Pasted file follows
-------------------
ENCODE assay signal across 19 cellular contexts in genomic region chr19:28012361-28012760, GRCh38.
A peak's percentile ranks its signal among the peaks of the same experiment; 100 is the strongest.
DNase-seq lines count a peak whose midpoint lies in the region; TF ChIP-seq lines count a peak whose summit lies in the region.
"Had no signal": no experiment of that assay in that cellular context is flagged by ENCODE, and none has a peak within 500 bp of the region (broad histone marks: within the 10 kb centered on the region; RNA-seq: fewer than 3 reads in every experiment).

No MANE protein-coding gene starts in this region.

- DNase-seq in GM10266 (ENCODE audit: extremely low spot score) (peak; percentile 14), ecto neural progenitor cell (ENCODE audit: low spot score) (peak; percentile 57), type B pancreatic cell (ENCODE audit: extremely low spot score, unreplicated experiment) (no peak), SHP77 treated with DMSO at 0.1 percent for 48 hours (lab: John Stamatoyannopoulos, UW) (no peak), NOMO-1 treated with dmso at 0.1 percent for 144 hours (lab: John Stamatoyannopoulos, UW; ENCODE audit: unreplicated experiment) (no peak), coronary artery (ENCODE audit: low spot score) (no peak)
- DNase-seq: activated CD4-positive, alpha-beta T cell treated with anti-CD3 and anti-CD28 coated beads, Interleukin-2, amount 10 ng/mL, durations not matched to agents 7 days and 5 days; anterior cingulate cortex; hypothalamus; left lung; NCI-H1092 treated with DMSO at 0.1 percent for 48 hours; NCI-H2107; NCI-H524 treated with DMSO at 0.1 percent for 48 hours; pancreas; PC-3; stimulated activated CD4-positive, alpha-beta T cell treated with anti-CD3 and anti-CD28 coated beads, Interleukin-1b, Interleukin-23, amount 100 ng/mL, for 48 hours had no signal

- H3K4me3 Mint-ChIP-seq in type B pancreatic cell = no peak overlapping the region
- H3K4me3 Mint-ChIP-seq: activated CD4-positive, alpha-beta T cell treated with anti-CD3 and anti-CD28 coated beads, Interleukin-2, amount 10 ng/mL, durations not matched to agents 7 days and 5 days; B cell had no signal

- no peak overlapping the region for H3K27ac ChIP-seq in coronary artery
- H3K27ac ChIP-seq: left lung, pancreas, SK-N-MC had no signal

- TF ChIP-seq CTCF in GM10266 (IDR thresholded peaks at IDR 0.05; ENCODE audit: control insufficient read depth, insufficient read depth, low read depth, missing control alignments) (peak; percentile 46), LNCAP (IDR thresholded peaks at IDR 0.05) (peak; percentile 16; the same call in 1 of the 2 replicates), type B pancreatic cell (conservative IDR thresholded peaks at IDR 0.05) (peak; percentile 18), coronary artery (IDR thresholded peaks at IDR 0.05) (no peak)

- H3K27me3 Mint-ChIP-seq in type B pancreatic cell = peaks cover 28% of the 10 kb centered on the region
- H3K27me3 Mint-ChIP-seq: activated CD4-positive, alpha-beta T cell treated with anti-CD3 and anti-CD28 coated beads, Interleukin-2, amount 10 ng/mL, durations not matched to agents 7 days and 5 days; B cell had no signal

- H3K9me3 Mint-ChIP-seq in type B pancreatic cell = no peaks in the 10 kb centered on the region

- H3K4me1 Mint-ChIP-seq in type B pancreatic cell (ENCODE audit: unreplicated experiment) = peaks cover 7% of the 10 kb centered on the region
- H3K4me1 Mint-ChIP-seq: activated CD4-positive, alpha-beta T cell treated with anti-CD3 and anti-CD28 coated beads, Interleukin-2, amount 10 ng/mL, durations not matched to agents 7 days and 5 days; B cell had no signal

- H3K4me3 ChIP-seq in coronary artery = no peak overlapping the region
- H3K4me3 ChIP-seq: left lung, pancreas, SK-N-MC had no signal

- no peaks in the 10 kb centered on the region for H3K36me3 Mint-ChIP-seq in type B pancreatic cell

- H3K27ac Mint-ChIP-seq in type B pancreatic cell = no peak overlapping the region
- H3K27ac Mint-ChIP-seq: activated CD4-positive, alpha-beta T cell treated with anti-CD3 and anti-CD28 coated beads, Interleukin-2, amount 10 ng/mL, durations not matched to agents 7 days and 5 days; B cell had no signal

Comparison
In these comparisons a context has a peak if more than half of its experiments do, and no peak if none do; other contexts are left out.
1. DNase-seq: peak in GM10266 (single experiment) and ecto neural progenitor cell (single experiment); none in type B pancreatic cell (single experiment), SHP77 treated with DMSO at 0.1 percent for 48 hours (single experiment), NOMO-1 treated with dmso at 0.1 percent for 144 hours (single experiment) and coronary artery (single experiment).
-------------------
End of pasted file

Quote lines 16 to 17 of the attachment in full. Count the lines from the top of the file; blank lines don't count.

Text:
- H3K4me1 Mint-ChIP-seq in type B pancreatic cell (ENCODE audit: unreplicated experiment) = peaks cover 7% of the 10 kb centered on the region
- H3K4me1 Mint-ChIP-seq: activated CD4-positive, alpha-beta T cell treated with anti-CD3 and anti-CD28 coated beads, Interleukin-2, amount 10 ng/mL, durations not matched to agents 7 days and 5 days; B cell had no signal